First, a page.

It’s been almost a month since I started participating in the daily object writing challenge. I’ve been writing everyday for ten minutes a day. I accepted the challenge to hold myself accountable to write something everyday, as well as to increase my writing skills. Object writing is writing that is sensory based; when writing, the focus is on the senses–sight, taste, smell, sound/hearing, touch/feeling (internal and external). We are encouraged to “show” vs. “tell” in our writing. If done correctly, by focusing on the senses, our readers should be able to see, hear, feel, smell, and taste what we’ve written.
Here’s what I’ve learned/discovered throughout this process so far:
1. Ten minutes goes by faster than you think: Sometimes I can be on a roll with writing and my timer goes off. When I initially started the challenge I wondered how I would find 10 minutes in my day to make time to write. Now that I’ve been participating in this challenge for a while, I’ve realized that 10 minutes is such a small sacrifice of time to make in order to devote to my craft. It goes by so fast, that I’m actually excited to not only devote those 10 minutes a day, but to add even more time to the craft. After all, if this is in fact what I want to do, it shouldn’t be a problem to devote time to it.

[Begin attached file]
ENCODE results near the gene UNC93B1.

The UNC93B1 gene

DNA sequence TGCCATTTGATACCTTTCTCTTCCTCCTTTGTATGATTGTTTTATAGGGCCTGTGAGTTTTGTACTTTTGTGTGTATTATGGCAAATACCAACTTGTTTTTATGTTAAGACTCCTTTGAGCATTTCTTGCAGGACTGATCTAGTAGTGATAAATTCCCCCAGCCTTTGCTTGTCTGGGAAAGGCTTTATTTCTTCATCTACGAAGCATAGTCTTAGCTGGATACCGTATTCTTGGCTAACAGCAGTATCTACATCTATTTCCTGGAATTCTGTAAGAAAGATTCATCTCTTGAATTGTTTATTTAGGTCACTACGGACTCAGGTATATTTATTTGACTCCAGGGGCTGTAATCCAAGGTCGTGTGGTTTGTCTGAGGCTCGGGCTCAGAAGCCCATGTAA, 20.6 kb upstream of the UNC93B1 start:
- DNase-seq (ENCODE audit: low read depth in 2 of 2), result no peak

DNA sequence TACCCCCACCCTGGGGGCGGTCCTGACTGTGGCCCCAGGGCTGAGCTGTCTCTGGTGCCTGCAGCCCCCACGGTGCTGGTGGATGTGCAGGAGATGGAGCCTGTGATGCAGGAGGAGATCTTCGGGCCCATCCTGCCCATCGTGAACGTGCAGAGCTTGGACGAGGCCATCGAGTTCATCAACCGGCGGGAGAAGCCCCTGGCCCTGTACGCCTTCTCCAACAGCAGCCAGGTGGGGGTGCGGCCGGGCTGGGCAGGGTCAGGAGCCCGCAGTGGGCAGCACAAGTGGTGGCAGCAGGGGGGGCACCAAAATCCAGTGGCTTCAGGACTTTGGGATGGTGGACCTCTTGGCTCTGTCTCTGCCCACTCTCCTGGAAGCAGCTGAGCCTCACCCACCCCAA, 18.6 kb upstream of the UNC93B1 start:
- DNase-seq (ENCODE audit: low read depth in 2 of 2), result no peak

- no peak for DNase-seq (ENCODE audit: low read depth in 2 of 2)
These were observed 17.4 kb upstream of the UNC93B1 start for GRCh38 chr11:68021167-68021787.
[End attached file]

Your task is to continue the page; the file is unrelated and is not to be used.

2. It’s best (for me) to write first thing in the morning: When I’m alone in the quiet of the morning, I feel like I’m so much more productive. There are no interruptions or distractions. Also, if I get it done in the morning, I don’t have to worry about it for the rest of the day, nor do I have to try to rush and squeeze it in after my day job, when most times I’m too tired to even think about writing, let alone doing it. Not to mention, usually after work I’m running around the house doing laundry, cooking and trying to prepare for the next day.
3. Show vs. Tell: I have to be constantly aware in my writing that I’m showing and not just telling. Of course, it’s challenging (it’s so much easier to tell), but it strengthens my abilities when I don’t take the easy route. It causes me to really focus on what I’m writing or what I’m trying to convey. Sometimes I find myself closing my eyes, trying to actually see, smell, taste, hear and feel what I’m writing about. The group’s organizer gave us an example of showing vs. telling:
Tell: “Valek was angry.”
Show: “Valek took a gray rock off his desk and hurled it toward me. Stunned, I froze as the stone whizzed past and exploded on the wall behind me.”
4. I need to expand my vocabulary: I’ve found that I use the same descriptive words over and over, so what I’d like to do is study and learn more ways to express certain things in different ways.
5. I would like to travel to expand my experiences: There’s only so much I can write about if I haven’t experienced it, or read about it, or talked to people well versed in the subject matter, or totally immersed myself in it. I’ve always liked to travel, but now I understand how important travel is to gaining perspective on life.
All in all, I’ve discovered that this is challenging, but worth it. I’m looking forward to continuing to participate in this challenge and I’m excited about where this will lead. Be sure to check out the “Daily Object Writing” tab above to check out what I’ve written thus far.